Review: The Ballad of Buster Scruggs

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Two generations ago, almost every small town in Ireland had its own cinema, and young boys and girls would flock to watch the latest films from the Golden Age of Hollywood. Many were in notable thrall to the Western: one of Hollywood’s oldest genres, and one that has taken quite the battering since its heyday.

Revisionist Westerns like Unforgiven and the Coen Brothers’ own No Country for Old Men aside, the Western is dead in mainstream cinema. But the Coens’ new anthology film, The Ballad of Buster Scruggs, is very much a Western those kids would have recognised.

There’s something very old-fashioned about these stories, some of which are originals, others loose adaptations, and all of which Joel and Ethan Coen have sat on for around 25 years. Whether it’s the conceit of each story opening with a shot of “colour plate” from an old book giving us a glimpse of what we’re about to see, or the straight up portrayals of Native Americans being barbarous enemies. It is the Coens, though, so nothing is quite so simple. What’s more, the film had a limited theatrical release and is streaming on Netflix; you can’t get more 2018 than that.

The opener is the breezy title story. Tim Blake Nelson, who played the dozy Delmar O’Donnell in the Coens’ classic O Brother Where Art Thou, is the eponymous Buster Scruggs, a jovial sharp-shooter with a “pleasing baritone” who will shoot a man’s fingers off as soon as look at him. Of course, there’s a new sharp-shooter in town, and Buster’s reign may soon be over. This is the lightest story of the six, despite the comic violence, and the use of a sun-soaked palette put me in mind of the old ‘50s Westerns I sometimes watch with my Dad.

Next up, James Franco finds his way to the end of a noose after picking the wrong bank to rob. In a gloriously funny sequence, the old bank teller, armoured in pots and pans, chases him with a pistol. About to be executed, a band of Native Americans show up, killing the would-be thief’s tormentors, but not sparing him. The Native American portrayal (they also appear in ‘The Gal Who Got Rattled’) seems a little too old fashioned, but it’s clear these stories are not meant to be revising the Western genre, rather just adding to it. The Native Americans that appear are not cruel, or do not kill for the sake of it. They are merely indifferent to the white men they encounter, men who are, after all, encroaching on the land they lived on for centuries.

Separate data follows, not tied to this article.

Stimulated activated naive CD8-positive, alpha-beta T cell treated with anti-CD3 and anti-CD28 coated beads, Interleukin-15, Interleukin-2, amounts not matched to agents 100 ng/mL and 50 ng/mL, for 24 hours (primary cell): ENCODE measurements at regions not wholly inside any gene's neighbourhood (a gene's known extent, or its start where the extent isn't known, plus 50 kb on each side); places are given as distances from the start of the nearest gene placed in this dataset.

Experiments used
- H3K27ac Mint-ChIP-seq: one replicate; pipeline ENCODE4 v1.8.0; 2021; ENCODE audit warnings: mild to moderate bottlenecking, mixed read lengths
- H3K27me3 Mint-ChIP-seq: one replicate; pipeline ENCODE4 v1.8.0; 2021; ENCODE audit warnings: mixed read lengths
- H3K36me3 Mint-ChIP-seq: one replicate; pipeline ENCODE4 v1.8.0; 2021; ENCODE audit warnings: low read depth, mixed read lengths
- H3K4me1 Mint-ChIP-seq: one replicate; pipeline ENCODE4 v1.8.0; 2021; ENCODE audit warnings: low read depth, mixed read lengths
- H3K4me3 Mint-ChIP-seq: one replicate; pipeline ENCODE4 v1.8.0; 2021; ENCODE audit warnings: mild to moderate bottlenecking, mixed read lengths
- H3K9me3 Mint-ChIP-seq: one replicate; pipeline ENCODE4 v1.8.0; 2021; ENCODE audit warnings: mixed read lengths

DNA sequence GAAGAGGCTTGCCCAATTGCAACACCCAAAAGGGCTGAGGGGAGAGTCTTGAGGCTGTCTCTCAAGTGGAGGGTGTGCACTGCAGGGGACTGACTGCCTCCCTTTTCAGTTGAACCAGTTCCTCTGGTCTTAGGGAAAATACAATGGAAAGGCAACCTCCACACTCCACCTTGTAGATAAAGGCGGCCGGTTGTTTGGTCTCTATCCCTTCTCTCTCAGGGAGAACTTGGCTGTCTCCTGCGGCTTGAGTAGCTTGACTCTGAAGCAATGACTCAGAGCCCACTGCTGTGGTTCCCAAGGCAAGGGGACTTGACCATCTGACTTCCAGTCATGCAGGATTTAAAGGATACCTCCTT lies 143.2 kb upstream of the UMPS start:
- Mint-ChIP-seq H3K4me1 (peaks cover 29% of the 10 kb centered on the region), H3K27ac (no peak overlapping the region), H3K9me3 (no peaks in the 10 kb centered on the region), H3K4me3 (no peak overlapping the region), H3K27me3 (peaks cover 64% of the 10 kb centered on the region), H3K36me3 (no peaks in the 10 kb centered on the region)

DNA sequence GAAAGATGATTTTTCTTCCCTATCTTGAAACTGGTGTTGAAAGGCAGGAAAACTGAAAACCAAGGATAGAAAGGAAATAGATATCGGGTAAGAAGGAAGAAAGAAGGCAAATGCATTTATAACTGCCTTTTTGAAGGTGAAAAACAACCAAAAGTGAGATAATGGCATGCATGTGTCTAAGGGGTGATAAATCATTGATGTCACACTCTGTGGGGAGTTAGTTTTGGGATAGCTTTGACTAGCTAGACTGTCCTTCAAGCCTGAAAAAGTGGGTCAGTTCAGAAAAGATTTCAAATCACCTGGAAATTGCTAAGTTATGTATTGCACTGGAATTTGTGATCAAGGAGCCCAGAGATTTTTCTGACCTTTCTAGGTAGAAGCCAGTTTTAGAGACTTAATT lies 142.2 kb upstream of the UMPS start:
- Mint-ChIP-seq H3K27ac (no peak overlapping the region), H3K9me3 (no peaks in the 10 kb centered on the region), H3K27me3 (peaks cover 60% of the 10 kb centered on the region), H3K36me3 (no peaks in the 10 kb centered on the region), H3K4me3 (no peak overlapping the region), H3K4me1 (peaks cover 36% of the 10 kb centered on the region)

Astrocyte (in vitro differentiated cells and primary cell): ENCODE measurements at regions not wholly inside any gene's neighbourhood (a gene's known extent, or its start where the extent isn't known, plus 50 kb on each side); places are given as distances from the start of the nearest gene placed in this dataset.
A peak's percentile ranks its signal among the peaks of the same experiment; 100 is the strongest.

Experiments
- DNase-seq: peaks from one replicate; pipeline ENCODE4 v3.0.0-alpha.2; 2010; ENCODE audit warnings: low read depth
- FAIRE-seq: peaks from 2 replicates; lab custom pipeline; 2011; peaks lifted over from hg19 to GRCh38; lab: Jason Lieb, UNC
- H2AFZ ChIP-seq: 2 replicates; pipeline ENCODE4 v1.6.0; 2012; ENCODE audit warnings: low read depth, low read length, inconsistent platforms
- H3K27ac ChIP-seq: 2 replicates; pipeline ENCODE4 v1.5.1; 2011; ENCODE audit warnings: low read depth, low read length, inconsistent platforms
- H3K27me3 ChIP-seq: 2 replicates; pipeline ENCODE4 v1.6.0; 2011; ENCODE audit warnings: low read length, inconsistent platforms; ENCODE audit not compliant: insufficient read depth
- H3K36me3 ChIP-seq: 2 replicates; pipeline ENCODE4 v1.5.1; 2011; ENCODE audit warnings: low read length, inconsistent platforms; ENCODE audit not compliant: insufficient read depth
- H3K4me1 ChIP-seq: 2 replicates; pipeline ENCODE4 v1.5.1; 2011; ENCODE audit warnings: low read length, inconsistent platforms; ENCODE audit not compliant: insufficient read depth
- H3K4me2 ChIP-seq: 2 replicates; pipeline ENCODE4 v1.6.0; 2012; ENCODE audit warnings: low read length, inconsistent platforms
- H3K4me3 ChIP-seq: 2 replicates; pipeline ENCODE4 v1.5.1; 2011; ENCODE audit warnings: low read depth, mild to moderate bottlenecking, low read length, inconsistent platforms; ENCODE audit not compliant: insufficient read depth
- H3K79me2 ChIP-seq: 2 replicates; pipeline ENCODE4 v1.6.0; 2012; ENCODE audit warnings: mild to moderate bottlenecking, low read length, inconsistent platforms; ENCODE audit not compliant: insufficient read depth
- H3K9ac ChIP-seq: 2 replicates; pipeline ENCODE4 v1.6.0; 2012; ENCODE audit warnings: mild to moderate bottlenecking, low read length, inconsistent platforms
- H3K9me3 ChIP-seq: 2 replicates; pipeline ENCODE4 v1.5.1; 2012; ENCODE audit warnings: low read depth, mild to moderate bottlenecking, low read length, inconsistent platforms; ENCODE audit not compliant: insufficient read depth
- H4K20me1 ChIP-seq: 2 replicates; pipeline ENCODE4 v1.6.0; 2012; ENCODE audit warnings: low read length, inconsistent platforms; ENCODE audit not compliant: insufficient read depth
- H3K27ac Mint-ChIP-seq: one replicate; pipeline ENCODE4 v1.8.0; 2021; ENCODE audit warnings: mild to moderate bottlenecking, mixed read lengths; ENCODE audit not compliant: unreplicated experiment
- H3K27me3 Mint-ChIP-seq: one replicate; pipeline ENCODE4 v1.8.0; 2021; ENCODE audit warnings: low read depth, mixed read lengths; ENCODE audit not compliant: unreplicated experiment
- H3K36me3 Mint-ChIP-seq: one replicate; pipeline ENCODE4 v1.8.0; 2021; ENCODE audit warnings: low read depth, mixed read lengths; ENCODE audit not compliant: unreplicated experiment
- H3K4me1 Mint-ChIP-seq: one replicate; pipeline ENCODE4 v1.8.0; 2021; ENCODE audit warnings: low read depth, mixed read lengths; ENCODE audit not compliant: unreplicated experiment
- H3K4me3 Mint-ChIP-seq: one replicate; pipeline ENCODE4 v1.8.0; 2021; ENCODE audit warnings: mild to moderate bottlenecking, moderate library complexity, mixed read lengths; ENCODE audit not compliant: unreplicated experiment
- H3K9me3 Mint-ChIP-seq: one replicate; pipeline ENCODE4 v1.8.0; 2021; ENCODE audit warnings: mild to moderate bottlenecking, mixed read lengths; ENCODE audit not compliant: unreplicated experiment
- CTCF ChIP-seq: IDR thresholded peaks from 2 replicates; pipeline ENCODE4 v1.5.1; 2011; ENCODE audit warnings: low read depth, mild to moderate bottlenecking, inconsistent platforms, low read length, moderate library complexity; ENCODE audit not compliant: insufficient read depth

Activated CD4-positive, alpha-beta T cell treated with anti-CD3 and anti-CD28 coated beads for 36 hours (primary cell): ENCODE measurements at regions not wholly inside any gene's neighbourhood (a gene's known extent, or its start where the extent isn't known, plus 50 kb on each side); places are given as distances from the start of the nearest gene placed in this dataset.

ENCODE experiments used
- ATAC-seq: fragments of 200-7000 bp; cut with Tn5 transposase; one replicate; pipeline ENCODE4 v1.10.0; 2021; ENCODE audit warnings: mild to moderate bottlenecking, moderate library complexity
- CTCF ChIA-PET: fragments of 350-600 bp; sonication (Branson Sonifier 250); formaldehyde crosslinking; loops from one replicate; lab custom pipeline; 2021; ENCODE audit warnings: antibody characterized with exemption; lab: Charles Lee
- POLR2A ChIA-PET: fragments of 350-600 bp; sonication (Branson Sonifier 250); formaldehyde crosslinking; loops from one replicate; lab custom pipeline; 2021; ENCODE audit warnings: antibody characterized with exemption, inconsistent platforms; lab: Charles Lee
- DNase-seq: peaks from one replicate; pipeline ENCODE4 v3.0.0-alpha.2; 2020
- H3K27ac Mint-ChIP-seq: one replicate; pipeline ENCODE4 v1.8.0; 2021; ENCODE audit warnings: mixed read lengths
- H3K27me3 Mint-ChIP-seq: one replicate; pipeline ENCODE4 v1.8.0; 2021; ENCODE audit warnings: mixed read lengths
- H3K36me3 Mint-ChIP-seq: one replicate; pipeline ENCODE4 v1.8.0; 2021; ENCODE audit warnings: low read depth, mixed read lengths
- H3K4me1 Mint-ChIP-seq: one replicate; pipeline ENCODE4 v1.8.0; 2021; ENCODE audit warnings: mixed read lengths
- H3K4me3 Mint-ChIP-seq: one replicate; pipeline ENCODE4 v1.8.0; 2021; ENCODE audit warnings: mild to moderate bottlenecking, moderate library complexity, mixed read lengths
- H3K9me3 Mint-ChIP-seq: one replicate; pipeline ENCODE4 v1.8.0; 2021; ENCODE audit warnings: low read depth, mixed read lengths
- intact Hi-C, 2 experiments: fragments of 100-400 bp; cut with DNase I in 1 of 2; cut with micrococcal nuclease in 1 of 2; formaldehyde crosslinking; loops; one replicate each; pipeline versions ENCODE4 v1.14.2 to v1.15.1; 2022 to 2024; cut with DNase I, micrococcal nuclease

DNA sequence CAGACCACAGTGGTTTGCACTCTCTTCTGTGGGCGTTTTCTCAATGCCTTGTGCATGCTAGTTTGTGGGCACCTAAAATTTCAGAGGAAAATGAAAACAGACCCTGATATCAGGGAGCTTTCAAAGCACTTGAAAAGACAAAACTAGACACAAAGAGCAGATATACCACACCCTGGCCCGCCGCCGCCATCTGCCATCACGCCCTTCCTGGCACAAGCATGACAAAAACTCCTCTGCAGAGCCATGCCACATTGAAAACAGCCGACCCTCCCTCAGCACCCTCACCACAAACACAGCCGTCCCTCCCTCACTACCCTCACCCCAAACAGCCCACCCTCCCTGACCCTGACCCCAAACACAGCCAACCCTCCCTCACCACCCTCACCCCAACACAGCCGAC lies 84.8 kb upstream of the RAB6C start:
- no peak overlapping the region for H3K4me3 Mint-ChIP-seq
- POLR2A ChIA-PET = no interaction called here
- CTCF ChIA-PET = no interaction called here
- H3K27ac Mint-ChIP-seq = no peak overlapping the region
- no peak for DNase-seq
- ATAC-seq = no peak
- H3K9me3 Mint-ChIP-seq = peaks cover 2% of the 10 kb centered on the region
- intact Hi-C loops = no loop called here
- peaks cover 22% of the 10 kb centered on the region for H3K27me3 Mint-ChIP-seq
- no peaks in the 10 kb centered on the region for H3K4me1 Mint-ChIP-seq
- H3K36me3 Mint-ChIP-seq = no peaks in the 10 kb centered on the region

Irish interest in this anthology is strong, and Liam Neeson delivers as a travelling entertainment manager in the next story, ‘Meal Ticket’. You simply haven’t lived till you’ve heard him drunkenly roar ‘The Sash’. Neeson is the manager of an act called ‘The Wingless Thrush’, a boy without arms or legs but with a wonderful gift for oratory. He’s played with aplomb by Harry Melling, better known as Vernon Dursley in the Harry Potter films. As the hard winter drags on, so beautifully depicted onscreen that the viewer’s own body temperature drops vicariously, the show is drawing less and less of a crowd. The final twist is shocking.

Next we have Tom Waits as a grizzled prospector, and if that’s not a reason to watch ‘All Gold Canyon’ I don’t know what is. Personally I found the destruction wrought on the gorgeous scenery by the dint of gold hunting moving, perhaps more than ever in these uncertain environmental times. Given that it’s based on a story by the author of White Fang, Jack London, maybe it’s intentional.

‘The Gal Who Got Rattled’ is the only story to have its focus on a female character. It opens with a funny dinner scene where the ‘Gal’ of the title, Alice (Zoe Kazan), and her feckless brother discuss their plans to move out West with the other residents of their boarding house. In typical black comedy style, Grandma in the corner might just be sleeping, or she may have died. Alice’s brother soon succumbs to fever on the Oregon Trail, and she has to rely on the kindness of the wagon leaders. She soon begins a tentative romance with one, Billy Knapp, but fate has one last twist in store for both of them.

Another icon of Irish acting, Brendan Gleeson, is at his best in the final story, the creepy ‘Mortal Remains’. Gleeson is Clarence, who along with his companion Thigpen (Jonjo O’Neill), find themselves in a carriage with three other passengers, a Frenchman, a Lady and an Old Trapper. It’s worth reminding ourselves that during the era most Western stories are set- the 19th century- that across the Atlantic the Victorians were perfecting the art of the ghost story. This final tale certainly has that sinister air, and its wide open to interpretation.

A long time ago, the Coens described O Brother Where Art Thou as a “love letter to the music” and this entertaining collection is most definitely a love letter to the cinematic Old West.

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